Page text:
Leiomyoma are typically treated with surgery. This could be fairly extensive surgery that involves cutting out part of the intestinal wall and sewing it back together. There is a certain amount of risk with any surgery, but tumors that haven’t metastasized are much easier to remove cleanly, without complications. Your dog will spend several days in a veterinary hospital after the surgery. He will be given intravenous fluids and antibiotics to prevent infection, as well as medication for vomiting.
After returning home there will be a 2 to 3 week recovery period. Your dog will be given pain medication and possibly an antacid. Exercise will be reduced and you will need to check the incision daily to watch for infection. The veterinarian will schedule a check-up two or three weeks after the surgery to ensure the incision is healing properly.
Recovery of Leiomyoma in Dogs
Dogs with leiomyoma usually make a full recovery after surgery. It’s possible your dog will experience post-surgery constipation or ileus, but otherwise you should see an immediate reduction in symptoms. Once the healing period is over, your dog will likely be back to normal.
Since leiomyoma are benign tumors they don’t normally return. Your veterinarian may advise some additional check-ups and X-rays just to make sure there was no metastasis that was missed during the operation, but these are likely to come back clear. Unlike malignant tumors, there’s a good chance your dog will have many years of life left after leiomyoma.
Leiomyoma Questions and Advice from Veterinary Professionals
Is vet recommended use of Miralax safe for dog with tumor in colon? My mini schnauzer, Calvin is approximately 11-12 years old was diagnosed with a large tumor on colon- have not done CT Scan to rule out cancer; xrays, blood work, and u/s suggest benign. He eats, plays, enjoys life fine so far except for the struggle with bowel movements. He has been straining and releasing bowel movements in small pieces, with an occasional med piece. Sometimes his movements are flat on one side. We use olive oil in dinners to soften and make it a bit easier. Had a surgical consult that went poorly today. They would have to break the pelvis to get at this tumor, and I'm sad to say that strikes me as way too invasive despite the fact that I want to make him better. Vet suggested 2-3 Tbsp of miralax daily to help in the meantime. Not sure of the water mix ratio. I read online a bowel rupture could occur from miralax use in a dog with an intestinal blockage. Should I try this product or is it too dangerous? Do you know the water ratio to 3 Tbsp?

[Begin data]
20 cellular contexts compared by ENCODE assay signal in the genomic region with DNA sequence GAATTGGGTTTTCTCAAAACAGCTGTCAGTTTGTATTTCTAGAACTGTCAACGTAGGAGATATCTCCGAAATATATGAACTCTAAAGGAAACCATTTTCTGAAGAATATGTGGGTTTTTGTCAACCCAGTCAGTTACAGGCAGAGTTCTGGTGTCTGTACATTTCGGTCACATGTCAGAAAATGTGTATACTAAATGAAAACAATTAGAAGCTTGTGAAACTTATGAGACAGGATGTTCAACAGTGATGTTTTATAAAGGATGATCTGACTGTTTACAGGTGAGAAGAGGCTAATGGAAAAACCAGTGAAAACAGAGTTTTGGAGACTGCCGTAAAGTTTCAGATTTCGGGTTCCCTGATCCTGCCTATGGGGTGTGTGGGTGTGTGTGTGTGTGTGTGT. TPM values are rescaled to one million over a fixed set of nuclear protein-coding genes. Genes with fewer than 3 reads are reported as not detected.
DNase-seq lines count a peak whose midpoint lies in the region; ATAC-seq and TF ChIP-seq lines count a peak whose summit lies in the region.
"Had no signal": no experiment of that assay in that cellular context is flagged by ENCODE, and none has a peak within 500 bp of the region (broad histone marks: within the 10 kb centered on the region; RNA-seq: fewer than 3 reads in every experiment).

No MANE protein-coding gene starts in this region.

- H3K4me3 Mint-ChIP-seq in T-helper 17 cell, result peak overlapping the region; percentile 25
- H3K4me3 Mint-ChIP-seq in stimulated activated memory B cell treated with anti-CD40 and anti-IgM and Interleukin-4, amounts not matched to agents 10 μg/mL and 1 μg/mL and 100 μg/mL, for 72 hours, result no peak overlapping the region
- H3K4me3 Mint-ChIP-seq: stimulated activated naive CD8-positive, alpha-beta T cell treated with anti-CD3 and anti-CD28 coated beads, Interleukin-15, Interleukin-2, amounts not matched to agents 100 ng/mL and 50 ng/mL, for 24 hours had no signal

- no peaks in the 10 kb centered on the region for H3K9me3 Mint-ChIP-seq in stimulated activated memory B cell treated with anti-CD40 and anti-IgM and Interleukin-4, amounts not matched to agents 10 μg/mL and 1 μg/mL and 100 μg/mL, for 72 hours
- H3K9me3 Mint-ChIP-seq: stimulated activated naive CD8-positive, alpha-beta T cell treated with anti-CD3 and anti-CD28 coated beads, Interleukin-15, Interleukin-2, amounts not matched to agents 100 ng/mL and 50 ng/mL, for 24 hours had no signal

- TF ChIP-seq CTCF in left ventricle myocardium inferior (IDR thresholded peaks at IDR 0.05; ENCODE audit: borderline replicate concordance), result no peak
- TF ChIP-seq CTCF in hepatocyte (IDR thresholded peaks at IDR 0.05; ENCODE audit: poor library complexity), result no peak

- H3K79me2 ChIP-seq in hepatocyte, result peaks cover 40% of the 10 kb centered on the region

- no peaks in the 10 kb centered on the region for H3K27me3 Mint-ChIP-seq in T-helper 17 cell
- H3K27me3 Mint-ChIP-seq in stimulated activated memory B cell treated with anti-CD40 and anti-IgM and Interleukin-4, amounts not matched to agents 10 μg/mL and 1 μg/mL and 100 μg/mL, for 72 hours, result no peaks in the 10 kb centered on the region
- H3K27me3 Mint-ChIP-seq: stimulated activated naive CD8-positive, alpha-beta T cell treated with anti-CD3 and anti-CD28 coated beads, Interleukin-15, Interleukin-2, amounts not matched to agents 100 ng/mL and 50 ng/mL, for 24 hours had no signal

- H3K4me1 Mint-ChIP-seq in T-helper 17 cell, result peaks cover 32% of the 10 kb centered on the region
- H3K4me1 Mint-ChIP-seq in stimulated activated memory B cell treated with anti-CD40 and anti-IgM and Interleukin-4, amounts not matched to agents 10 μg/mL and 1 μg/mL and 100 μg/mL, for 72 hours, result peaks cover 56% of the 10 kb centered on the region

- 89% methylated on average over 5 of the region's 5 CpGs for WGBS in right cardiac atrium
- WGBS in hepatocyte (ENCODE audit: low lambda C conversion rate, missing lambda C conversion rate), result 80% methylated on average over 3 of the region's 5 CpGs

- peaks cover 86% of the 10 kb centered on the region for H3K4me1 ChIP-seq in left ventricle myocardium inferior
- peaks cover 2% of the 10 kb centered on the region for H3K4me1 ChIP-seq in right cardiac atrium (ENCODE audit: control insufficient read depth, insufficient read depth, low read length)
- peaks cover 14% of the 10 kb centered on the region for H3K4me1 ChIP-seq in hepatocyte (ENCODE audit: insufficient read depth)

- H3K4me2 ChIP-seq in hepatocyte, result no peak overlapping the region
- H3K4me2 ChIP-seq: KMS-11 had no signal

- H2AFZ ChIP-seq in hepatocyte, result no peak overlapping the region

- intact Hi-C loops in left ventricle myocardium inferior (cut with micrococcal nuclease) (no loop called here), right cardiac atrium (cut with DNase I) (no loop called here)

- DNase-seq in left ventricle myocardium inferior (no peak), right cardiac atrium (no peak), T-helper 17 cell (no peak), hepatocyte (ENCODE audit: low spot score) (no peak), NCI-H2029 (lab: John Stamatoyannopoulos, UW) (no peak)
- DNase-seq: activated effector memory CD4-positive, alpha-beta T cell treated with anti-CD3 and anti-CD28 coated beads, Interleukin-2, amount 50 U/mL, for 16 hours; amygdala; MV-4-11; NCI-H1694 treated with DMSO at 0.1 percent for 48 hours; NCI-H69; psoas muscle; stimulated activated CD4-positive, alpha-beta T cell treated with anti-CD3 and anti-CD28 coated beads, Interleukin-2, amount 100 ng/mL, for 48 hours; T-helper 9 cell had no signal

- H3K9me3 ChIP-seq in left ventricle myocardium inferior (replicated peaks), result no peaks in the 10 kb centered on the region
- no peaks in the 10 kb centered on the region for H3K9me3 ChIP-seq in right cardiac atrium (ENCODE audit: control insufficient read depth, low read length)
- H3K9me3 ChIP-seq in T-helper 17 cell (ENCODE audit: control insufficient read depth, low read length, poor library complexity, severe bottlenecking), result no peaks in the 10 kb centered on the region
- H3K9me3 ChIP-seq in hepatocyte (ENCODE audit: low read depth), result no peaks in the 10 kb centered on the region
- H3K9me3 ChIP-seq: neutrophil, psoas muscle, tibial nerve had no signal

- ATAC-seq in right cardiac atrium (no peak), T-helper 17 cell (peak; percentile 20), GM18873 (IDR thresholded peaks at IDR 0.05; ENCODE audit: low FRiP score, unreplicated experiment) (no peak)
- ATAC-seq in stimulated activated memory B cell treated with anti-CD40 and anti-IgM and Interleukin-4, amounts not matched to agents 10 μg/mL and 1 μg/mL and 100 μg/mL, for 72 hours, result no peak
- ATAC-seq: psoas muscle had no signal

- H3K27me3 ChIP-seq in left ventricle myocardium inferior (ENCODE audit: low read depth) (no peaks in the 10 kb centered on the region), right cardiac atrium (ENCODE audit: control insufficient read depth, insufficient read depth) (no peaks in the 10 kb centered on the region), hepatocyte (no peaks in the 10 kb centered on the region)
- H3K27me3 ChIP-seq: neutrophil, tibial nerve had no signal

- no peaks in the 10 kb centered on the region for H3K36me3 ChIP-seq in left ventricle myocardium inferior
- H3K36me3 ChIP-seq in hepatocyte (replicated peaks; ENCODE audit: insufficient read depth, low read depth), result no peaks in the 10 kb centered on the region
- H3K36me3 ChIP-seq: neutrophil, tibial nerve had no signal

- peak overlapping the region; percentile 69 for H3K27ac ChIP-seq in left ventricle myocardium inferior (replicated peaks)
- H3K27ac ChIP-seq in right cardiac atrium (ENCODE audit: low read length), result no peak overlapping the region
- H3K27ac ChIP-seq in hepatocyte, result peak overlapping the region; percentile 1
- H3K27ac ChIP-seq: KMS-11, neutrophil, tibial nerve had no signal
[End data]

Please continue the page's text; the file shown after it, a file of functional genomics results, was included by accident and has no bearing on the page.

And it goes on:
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Rocky is an 11 yo, 38# infant puppy rescue - we believe Mountain Cur. He began gagging/coughing 3 months ago and it is increasing. He has been diagnosed with a mass on his esophagus. Needle biopsy (-) for CA but through cytology only - no bore biopsy yet. Sx consult feels it may be leiomyoma but unclear if malignant. The esophagus is distended before and after the mass (which doesn't make sense to me). After 2 opinions we are left with $$$$ options to Dx and then surgery. Are there notable symptoms that could help us determine if it is malignant without expensive testing? (Sx biopsy, abdominal US, CT scan...) He seems happy and playful but that may be just to please us. I want to keep him with us but we will not let him suffer. Any thoughts are appreciated.
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My dog had a scan and the vet told that he has intestine tumor and it cannot be surgically removed as it is a mass tumor spread across stomach and intestine. Based on the symptoms looks like Leiomyoma, please suggest treatment and diet. He wants to eat food but is not able to do it. He chews and spits it out.
Thanks a lot for your suggestion